Adsorption Test

For each soil sample, 1 g was accurately weighed and placed into 100-mL centrifuge tubes. Next, 20-mL of different concentrations of P solution containing 0.01 mol.L-1 CaCl2 was added, which served as a supporting electrolyte. The P concentration gradient was 0, 10, 20, 40, 60, 100, and 140 mg.L-1. The samples were shaken for 24 h (180 r.p.m.) at a constant temperature of 25 °C, and then centrifuged and filtered. The P concentration of the supernatant was determined (Murphey and Riley, 1962), followed by the calculation of P-adsorption rates resulting from the different treatments. Adsorption isotherms were then plotted and fitted to the Langmuir, Freundlich, and Temkin equations. The experimental set was repeated three times. The Langmuir equation is given by C/Q = 1/(kb) +C/b. The Freundlich equation is given by log Q = 1/n log C + log k and the Temkin isotherm is applied in the following form Q = A +B In C.

2.3. Data Analysis

All data obtained from the experiments were analysed using SAS 6.12 statistical software. Significant treatments means were identified using the least significant differences (LSD) value at the 5% level of probability.

3. Results and Discussion

3.1. Changes in the Physical and Chemical Properties of the Test Materials

Table 2 shows the soil pH, Olsen-P, and organic matter content of the three soil types used in the different treatments, followed by 30- or 60-day incubation periods.

Table 2. Changes in the physical and chemical indices following organic matter application and incubation.

Note: Significant differences between treatments at p < 0.05 levels are indicated by different lowercase letters within columns.

The pH of soil derived from basalt was significantly higher in the M2 groups compared to the CK groups and the pH of soil derived from basalt was higher after the 60-day incubation than that after the 30-day incubation. For soils derived from granite and alluvium, the soil pH of the M2 groups was significantly different to that of the CK groups. For both of these soil types, soil pH decreased significantly following M2 treatment and 30-day incubation. After 60 days of incubation, the pH of soil from granite was significantly lower than that in the CK groups, whereas that from alluvium was significantly higher. The addition of M2 followed by 30 or 60 days of incubation significantly increased the pH of both soil types.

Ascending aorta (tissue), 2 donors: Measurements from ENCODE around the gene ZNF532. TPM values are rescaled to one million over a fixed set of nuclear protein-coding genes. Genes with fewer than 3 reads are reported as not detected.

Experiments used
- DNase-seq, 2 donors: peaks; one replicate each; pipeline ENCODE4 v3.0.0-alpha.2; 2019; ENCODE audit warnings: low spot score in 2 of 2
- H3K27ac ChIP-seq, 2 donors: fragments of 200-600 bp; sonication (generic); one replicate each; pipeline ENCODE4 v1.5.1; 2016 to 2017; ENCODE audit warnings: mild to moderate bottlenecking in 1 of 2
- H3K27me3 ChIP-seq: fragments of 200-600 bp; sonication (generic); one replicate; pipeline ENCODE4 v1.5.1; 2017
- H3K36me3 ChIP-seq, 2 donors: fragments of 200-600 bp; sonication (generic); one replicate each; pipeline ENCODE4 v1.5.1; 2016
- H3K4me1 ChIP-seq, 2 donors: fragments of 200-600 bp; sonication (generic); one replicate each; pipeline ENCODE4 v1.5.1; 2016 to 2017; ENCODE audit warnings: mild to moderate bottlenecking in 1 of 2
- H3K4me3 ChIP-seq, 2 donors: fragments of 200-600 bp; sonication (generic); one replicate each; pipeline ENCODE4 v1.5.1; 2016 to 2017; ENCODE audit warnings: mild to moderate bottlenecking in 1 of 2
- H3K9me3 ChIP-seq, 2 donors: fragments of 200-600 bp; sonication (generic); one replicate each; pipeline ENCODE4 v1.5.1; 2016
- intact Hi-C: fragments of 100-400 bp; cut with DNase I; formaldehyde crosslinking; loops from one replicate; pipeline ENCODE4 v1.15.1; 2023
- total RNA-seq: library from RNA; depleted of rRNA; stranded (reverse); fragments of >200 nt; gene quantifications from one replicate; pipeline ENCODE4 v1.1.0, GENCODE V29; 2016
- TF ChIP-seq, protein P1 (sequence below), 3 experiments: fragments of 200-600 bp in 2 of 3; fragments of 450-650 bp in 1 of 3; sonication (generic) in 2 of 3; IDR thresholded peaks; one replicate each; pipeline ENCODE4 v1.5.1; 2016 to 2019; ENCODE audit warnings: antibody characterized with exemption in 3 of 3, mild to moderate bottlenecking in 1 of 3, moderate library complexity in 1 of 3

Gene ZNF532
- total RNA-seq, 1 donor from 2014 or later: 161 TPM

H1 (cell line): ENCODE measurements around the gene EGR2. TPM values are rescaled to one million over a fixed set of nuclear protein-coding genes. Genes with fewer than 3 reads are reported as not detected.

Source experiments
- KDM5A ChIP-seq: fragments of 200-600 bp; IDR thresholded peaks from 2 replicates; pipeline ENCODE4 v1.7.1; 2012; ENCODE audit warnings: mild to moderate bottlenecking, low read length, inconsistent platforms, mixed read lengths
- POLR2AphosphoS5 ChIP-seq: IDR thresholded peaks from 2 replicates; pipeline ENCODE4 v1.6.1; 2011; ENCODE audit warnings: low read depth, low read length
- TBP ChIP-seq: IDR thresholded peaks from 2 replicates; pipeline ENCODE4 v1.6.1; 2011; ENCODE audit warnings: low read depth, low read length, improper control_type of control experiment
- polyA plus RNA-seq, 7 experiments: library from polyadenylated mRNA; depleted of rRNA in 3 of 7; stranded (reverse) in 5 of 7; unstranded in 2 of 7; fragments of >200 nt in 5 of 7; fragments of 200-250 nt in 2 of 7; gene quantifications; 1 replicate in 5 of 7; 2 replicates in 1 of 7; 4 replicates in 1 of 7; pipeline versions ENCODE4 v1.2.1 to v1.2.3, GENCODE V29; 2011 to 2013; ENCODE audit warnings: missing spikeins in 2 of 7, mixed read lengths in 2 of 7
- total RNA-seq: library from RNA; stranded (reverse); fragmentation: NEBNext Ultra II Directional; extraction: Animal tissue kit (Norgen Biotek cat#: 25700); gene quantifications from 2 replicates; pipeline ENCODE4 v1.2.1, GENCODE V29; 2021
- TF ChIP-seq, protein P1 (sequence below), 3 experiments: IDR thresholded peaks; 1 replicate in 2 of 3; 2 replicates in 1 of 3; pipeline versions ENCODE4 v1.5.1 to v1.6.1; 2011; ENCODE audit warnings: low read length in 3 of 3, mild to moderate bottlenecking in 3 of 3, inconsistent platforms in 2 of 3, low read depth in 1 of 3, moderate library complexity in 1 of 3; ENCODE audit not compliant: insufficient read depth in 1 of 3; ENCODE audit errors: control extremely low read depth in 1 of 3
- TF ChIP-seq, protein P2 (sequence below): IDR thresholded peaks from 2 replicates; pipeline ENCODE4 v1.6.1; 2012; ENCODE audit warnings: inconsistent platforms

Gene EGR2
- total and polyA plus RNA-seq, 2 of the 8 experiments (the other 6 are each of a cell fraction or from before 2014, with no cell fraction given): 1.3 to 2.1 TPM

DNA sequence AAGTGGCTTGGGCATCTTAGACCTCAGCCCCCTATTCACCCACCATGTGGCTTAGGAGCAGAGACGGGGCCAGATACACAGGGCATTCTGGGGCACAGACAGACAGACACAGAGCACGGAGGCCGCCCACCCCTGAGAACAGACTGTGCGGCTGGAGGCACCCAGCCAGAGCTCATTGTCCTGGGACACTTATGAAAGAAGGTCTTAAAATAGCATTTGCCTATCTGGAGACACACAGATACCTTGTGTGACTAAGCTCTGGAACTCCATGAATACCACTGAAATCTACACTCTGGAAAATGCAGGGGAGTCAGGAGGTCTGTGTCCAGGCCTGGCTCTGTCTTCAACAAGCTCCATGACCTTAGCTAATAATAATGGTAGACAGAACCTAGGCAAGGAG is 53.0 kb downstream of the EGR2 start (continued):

The results show that addition of M2 followed by 30 or 60 days of incubation increased the pH of soil derived from basalt. Furthermore, soil pH was higher after 60 days than after 30 days of incubation. The basalt-derived soil was strongly acidic; thus, the addition of the neutral and slightly alkaline M2 partially alleviated soil acidity, but could not achieve neutrality. For soils derived from granite and alluvium, the addition of M1 followed by 30 days of incubation reduced soil pH, whereas 60 days of incubation increased soil pH. For all soil types, soil pH increased after the addition of M2. Soil pH was also higher after 60 days of incubation than that after 30 days. These two soil types are neutral by nature. The high degree of mineralisation during the composting of M1 produced humic acid and small organic acid molecules, which reduced the soil pH. For M2, the low degree of mineralisation caused soil pH to either remain neutral or to increase. Overall, changes in soil pH after the addition of organic fertilizers were dependent on the pH of the different soil types, in addition to the pH and extent of mineralisation of the organic fertilizer.

The Olsen P content of the three soils derived from different parent materials was 7.93, 161.81, and 66.58 mg.kg-1, respectively (Table 1). Table 2 shows that for the basaltic CK group, the level of available P decreased after 30 and 60 days of incubation, with a greater decrease after 30 days. This result indicates that between 30 and 60 days of incubation, the amount of available P increased by a small amount. In comparison, between the granitic and alluvial CK groups, the increase was greater after 30 days than 60 days. Although the amount of available P was lower at 60 days than at 30 days, the level was still higher than that in the early incubation period. This result indicates that P-release was greater than adsorption for soil derived from granite and alluvium in the first 30 days of incubation; however, P adsorption was greater than the release between 30 and 60 days.